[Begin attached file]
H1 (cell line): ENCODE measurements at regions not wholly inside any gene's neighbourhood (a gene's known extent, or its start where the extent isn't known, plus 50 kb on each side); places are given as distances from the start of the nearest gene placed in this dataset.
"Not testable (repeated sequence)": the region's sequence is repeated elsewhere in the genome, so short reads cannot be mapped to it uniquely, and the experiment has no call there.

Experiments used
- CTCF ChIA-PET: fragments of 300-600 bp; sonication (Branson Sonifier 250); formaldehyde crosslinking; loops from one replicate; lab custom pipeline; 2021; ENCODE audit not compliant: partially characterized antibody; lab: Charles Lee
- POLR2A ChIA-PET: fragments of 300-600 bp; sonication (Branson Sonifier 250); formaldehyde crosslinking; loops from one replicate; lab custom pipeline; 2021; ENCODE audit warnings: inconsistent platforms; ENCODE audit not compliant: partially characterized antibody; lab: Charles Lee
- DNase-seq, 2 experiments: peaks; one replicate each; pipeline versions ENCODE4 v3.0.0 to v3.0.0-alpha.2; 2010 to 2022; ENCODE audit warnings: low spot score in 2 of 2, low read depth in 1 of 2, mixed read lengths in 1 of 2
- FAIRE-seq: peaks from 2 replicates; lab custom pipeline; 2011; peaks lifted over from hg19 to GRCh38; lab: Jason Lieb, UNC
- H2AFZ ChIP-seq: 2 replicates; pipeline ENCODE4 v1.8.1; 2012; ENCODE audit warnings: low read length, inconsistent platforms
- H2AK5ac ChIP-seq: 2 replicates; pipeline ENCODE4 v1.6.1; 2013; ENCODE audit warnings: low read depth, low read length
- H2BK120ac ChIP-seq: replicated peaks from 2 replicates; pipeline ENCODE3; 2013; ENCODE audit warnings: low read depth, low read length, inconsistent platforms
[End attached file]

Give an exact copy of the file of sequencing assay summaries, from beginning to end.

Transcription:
H1 (cell line): ENCODE measurements at regions not wholly inside any gene's neighbourhood (a gene's known extent, or its start where the extent isn't known, plus 50 kb on each side); places are given as distances from the start of the nearest gene placed in this dataset.
"Not testable (repeated sequence)": the region's sequence is repeated elsewhere in the genome, so short reads cannot be mapped to it uniquely, and the experiment has no call there.

Experiments used
- CTCF ChIA-PET: fragments of 300-600 bp; sonication (Branson Sonifier 250); formaldehyde crosslinking; loops from one replicate; lab custom pipeline; 2021; ENCODE audit not compliant: partially characterized antibody; lab: Charles Lee
- POLR2A ChIA-PET: fragments of 300-600 bp; sonication (Branson Sonifier 250); formaldehyde crosslinking; loops from one replicate; lab custom pipeline; 2021; ENCODE audit warnings: inconsistent platforms; ENCODE audit not compliant: partially characterized antibody; lab: Charles Lee
- DNase-seq, 2 experiments: peaks; one replicate each; pipeline versions ENCODE4 v3.0.0 to v3.0.0-alpha.2; 2010 to 2022; ENCODE audit warnings: low spot score in 2 of 2, low read depth in 1 of 2, mixed read lengths in 1 of 2
- FAIRE-seq: peaks from 2 replicates; lab custom pipeline; 2011; peaks lifted over from hg19 to GRCh38; lab: Jason Lieb, UNC
- H2AFZ ChIP-seq: 2 replicates; pipeline ENCODE4 v1.8.1; 2012; ENCODE audit warnings: low read length, inconsistent platforms
- H2AK5ac ChIP-seq: 2 replicates; pipeline ENCODE4 v1.6.1; 2013; ENCODE audit warnings: low read depth, low read length
- H2BK120ac ChIP-seq: replicated peaks from 2 replicates; pipeline ENCODE3; 2013; ENCODE audit warnings: low read depth, low read length, inconsistent platforms